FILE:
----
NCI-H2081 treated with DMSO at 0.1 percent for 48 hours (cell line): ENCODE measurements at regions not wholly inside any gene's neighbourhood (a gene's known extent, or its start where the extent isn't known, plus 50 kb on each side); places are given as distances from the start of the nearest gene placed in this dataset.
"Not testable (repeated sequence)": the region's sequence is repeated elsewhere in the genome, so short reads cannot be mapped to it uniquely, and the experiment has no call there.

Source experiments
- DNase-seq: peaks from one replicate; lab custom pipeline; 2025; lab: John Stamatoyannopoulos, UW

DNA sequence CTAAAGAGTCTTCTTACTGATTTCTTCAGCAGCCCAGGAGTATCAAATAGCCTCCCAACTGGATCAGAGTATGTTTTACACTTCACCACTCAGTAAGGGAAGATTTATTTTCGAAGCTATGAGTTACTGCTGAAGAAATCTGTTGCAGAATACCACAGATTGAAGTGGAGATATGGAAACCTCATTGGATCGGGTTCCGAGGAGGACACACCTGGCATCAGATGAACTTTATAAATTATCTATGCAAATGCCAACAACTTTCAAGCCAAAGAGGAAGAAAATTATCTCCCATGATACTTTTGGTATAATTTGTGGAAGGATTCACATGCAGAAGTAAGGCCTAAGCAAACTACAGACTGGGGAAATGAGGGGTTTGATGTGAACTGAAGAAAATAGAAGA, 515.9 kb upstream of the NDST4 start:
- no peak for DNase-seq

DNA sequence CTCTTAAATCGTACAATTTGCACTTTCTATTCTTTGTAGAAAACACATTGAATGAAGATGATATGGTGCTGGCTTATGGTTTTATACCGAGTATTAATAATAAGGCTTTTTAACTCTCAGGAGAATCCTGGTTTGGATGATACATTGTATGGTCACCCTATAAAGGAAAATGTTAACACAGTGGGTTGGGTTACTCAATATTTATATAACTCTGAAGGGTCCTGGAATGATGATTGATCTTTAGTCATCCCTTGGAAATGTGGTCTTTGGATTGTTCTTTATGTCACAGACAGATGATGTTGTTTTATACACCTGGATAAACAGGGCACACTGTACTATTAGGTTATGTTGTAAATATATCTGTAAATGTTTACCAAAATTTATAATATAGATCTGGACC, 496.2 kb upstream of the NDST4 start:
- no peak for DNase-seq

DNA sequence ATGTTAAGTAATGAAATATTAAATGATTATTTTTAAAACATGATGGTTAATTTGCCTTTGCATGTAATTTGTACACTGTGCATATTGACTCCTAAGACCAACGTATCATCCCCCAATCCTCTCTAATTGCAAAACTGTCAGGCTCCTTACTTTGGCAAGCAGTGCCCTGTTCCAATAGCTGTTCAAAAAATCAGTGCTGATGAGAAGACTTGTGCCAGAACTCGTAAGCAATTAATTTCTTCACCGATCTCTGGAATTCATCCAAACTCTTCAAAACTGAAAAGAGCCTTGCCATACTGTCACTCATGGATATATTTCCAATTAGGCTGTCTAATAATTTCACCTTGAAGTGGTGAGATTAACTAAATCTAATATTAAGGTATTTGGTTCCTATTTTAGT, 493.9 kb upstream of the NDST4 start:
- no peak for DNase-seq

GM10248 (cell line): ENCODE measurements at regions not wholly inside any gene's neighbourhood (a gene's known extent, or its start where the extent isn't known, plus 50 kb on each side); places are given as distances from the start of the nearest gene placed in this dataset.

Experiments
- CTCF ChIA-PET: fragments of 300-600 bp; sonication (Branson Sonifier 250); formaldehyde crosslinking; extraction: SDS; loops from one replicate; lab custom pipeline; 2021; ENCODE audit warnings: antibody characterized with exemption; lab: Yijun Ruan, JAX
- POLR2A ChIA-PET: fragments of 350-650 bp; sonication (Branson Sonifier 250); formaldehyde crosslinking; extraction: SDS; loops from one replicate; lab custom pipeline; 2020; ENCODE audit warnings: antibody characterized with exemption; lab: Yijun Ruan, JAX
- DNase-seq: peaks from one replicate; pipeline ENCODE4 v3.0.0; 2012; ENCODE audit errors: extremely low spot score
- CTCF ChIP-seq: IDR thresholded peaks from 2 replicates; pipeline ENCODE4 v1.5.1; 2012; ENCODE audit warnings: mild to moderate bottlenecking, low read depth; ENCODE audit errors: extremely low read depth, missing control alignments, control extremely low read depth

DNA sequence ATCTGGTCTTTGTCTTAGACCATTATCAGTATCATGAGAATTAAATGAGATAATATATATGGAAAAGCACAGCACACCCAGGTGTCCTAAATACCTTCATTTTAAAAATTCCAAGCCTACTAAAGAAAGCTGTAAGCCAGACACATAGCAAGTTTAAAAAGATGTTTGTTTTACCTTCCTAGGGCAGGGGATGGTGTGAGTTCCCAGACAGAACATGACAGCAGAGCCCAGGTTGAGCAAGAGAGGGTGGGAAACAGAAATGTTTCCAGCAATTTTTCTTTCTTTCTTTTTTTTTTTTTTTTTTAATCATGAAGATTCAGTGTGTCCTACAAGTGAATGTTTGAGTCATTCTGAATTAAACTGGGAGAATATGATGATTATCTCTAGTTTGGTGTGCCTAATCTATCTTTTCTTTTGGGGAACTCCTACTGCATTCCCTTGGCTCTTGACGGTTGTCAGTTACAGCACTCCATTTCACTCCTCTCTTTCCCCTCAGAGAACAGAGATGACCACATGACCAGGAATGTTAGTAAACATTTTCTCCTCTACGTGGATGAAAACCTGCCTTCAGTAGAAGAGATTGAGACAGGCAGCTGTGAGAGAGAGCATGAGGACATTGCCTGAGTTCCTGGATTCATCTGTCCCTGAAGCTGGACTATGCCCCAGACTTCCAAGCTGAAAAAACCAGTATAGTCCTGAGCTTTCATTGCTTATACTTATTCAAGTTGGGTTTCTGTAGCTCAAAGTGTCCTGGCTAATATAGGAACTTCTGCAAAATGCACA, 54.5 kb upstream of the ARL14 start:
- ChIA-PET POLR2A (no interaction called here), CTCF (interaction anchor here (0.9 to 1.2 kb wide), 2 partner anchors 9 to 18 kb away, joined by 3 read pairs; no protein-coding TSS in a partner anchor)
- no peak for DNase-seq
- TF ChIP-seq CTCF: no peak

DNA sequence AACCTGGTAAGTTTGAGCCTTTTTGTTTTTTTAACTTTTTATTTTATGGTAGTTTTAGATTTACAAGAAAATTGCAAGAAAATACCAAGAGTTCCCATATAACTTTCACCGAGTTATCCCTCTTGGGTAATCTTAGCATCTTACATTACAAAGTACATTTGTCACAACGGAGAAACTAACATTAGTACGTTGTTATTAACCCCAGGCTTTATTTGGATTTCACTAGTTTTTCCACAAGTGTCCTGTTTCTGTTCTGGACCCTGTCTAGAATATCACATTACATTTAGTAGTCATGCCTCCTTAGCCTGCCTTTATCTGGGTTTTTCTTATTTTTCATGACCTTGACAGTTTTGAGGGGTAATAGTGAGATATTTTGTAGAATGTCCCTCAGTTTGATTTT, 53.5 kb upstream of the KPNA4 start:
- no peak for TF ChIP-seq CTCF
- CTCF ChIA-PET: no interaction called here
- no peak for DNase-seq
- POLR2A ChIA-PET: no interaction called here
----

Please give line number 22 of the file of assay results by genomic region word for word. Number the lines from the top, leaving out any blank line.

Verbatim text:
- no peak for TF ChIP-seq CTCF